A tug-of-war in nerve cells: How does the complex form of neurons develop?
Research report (imported) 2010 - Max Planck Institute of Molecular Physiology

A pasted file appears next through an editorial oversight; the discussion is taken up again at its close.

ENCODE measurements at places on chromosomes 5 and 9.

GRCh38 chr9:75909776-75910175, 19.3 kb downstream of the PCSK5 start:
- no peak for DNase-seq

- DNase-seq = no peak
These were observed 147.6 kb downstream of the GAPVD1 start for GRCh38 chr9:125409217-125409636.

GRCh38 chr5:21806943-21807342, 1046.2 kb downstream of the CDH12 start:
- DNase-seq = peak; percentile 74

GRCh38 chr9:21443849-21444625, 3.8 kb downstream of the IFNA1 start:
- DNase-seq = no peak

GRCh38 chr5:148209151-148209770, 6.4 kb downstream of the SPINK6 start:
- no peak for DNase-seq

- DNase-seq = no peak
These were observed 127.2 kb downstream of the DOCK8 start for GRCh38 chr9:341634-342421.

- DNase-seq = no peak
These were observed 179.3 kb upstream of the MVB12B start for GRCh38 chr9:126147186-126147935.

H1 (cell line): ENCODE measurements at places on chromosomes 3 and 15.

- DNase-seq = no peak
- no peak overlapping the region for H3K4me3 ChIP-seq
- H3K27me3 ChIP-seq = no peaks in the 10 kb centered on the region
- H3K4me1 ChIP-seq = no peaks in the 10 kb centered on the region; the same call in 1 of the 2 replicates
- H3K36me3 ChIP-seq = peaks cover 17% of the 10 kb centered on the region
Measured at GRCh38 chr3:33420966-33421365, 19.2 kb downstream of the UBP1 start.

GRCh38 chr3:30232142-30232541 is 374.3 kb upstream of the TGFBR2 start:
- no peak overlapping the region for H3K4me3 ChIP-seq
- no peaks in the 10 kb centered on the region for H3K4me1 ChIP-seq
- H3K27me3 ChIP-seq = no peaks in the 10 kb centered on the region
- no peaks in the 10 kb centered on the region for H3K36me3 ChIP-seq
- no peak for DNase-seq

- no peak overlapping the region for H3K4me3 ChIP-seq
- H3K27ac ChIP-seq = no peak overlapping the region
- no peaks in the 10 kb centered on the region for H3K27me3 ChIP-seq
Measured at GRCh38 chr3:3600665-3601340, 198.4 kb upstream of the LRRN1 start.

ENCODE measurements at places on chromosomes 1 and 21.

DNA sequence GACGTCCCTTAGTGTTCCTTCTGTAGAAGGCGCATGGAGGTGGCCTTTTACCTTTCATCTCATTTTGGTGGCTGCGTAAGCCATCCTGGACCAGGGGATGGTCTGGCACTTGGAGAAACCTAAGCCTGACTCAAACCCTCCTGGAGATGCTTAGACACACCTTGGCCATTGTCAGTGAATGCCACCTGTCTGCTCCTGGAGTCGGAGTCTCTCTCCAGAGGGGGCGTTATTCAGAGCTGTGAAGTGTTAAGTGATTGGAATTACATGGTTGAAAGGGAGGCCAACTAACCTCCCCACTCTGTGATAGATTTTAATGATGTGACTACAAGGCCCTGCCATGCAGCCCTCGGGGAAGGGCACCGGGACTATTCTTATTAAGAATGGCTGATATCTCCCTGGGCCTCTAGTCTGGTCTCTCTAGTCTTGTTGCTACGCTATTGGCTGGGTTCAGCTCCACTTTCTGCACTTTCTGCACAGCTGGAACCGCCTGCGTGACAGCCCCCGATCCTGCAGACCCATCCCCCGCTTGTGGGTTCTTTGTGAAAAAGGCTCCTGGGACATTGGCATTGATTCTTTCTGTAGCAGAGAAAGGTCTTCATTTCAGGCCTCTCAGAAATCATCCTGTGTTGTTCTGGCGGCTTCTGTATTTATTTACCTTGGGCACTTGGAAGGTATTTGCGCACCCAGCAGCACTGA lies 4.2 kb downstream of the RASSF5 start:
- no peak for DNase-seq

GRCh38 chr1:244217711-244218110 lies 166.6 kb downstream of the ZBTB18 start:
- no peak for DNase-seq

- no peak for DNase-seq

The structure and function of the brain develops from numerous shape changes, movements and specializations of cells. Changes in the shape of cells are primarily induced via fibrous proteins of the so-called cytoskeleton. These fibrous proteins are shifted by molecular motors, producing forces inside cells. The complex shape of the principal cell type of the brain, the neuron, is generated by concerted interactions of such forces. The emergence of global patterns from fluctuations of independent agents via self-organization plays an important role in this process.